Holiday Depression: When to Seek Medical Help


November 26, 2018 / Psych ZenHealth

Depression and anxiety are two of the most common seven mental illnesses, with anxiety disorders, next to depression. Latest depression statistics shows that 300 million people around the world have depression. According to the World Health Organization. 16.2 million adults in the United States equaling 6.7 percent of all adults in the country have experienced a major depressive episode in the past year. Similarly, in 2015, about 3 million teens ages 12 to 17 had at least one major depressive episode in the past year. Although depression affects all people regardless of age, geographical location, demographic, or social position, percentage of people seeking treatment for depression is comparatively low. For the most part, most people do not know the differences between sadness and depression. People continue to regard social stigma about mental illness as a barrier, while others may consider racial and cultural norms significant enough to avoid seeking help for depression.

Whatever be the excuse mental illness generally and depression particularly is dangerous to overall health. The World Health Organization asserts that depression is the leading cause of disability worldwide and is a major contributor to the overall global burden of disease.


Depression comes in different forms and can be for different reasons. There are genetic implications, environmental causes, physical causes and psycho social concerns. There are other silent causes of holiday depression such as; financial stress, poverty, failure, unfulfilled goals, loss of relationship, and many more. Depression comes with a sense of emptiness, internal loneliness and isolation that human crowd cannot stop.


The difference between the holiday depression and clinical depression is that with holiday depression, feelings are temporary. However, short term problems must still be taken seriously because it can lead to long term medical health conditions such as major depression.


Holiday depression:

According to the U.S. Center for Health Statistics, the suicide rate is highest between April and August. The months of November, December and January have the lowest daily suicide rates. However, despite the lowest suicide rates during these months, holiday depression is a real phenomenon. People are reminded to assess their accomplishment as the year comes to an end, to compare themselves with peers, colleagues and other family members. For some people with any form of functional deficit, they may count another year of suffering. With three highly celebrated holidays close to one another (Thanksgiving, Christmas and New year) the months of November and December becomes a prolonged period of mourning, loneliness and deprivation for some of them. Family members may be busy celebrating the holidays, neglecting to visit parents in nursing homes, loved ones in rehabs or those that are hospitalized.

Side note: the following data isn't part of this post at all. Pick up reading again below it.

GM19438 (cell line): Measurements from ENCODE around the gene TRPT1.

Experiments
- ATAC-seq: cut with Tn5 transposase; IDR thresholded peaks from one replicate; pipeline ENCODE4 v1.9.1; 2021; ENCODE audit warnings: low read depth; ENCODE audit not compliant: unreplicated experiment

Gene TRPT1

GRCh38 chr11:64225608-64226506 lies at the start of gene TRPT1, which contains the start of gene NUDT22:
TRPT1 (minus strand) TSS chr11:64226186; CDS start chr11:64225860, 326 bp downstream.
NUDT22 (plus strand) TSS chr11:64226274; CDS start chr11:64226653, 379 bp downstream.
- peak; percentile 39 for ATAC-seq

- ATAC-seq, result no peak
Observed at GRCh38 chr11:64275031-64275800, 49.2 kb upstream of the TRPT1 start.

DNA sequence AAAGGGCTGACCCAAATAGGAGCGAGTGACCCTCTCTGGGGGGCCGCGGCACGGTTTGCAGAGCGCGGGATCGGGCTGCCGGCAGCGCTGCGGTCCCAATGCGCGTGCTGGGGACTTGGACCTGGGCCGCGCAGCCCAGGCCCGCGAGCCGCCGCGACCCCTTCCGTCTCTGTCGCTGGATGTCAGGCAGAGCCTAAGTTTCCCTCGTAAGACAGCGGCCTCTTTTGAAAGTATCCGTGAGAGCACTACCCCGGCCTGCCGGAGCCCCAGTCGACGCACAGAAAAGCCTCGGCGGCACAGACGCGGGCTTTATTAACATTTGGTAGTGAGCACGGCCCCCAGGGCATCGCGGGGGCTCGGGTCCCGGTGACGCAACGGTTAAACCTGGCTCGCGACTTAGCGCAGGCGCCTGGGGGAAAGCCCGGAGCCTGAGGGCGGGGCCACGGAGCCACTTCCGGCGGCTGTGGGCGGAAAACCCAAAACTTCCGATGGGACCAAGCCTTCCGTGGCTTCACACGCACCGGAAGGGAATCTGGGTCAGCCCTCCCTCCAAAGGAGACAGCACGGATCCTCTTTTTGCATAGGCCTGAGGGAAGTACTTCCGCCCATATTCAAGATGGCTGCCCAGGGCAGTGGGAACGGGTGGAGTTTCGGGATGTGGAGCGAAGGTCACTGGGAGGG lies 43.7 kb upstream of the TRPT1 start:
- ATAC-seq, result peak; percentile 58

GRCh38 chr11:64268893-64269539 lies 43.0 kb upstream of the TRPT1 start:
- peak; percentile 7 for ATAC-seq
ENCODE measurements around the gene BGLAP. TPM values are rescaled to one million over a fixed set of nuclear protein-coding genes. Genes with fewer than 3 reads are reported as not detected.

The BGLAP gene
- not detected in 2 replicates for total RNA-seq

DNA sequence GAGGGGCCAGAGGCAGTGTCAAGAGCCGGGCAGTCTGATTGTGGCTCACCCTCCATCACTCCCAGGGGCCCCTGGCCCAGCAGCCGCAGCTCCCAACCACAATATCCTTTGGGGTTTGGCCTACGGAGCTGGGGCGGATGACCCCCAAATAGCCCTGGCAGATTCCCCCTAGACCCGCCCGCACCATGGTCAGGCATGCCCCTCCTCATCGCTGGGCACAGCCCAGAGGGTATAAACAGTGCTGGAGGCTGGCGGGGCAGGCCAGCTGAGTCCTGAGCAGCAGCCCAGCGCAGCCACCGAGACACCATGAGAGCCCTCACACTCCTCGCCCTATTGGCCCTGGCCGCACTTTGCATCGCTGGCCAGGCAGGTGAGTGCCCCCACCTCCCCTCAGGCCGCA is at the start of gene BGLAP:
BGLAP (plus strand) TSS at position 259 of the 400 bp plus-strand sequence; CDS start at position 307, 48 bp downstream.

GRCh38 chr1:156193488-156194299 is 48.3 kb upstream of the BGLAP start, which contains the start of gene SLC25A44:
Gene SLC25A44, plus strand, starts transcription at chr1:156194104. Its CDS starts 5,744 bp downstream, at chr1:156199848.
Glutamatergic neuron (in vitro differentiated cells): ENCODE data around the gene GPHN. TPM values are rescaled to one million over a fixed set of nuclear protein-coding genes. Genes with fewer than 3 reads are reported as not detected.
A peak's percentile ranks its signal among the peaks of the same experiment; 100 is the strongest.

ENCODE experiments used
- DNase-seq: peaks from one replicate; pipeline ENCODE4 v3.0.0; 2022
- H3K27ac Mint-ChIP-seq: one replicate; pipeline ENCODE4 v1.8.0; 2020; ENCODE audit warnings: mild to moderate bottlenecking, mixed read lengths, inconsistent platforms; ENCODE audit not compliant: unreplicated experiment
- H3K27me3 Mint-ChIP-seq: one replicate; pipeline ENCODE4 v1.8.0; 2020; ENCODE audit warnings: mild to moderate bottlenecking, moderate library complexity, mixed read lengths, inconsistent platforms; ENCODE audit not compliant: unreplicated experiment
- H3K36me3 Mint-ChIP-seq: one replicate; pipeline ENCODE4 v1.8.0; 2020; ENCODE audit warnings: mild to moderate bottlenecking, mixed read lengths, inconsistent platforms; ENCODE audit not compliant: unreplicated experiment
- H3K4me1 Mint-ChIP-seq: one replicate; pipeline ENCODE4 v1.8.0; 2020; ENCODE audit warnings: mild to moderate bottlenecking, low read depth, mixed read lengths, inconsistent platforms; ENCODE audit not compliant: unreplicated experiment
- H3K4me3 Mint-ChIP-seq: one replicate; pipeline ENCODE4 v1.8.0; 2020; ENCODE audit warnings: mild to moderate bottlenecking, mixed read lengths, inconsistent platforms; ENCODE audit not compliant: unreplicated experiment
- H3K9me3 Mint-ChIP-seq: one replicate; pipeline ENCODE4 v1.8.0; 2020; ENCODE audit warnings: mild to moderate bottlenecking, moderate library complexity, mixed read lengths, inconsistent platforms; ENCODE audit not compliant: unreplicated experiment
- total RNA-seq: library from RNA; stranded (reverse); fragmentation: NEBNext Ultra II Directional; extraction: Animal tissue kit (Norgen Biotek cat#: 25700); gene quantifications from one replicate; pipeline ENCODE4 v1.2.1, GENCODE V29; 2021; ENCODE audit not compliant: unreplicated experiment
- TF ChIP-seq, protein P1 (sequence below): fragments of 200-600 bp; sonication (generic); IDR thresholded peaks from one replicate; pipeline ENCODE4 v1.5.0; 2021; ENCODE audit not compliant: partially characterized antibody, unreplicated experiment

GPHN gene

Social isolation is known to play a major role in depression. Surrounding yourself with love ones during this holiday season is very important.

Family & Friends Support

Families and friends have the responsibility to look out for their love ones during these holidays season. Encourage your loved ones to get help. Be well informed of the warning signs of holiday depression. Some may exhibit signs such as flat affect, drooped shoulders, low voice tone, poor vocalization, withdrawn behavior, poor activities of daily living and lack of interaction. Sometimes, the most important thing we can give each other is our attention or presence.


How to prevent holiday depression

Get enough sleep
Avoid sweet foods and limit alcohol intake
Spend time with loved ones, supportive, and caring people
Do not isolate yourself.
Engage in regular exercise or a short walk
Practice yoga and meditation
Listen to good music and other ways to relax
Set reasonable expectations for holiday activities.
Do not stress yourself with buying gifts
Set realistic goals for yourself.
Keep track of your holiday expenses. Overspending can lead to depression when the bills arrive after the holidays are over.

If you’re still feeling depressed after the holidays are over, you may be dealing with something more than just a case of the holiday blues. You should speak with your doctor about your symptoms. They can help you determine the cause and develop a treatment plan. Seeking for help is a wise man’s decision and not an act of cowardice. Do not hesitate to see your doctor today.
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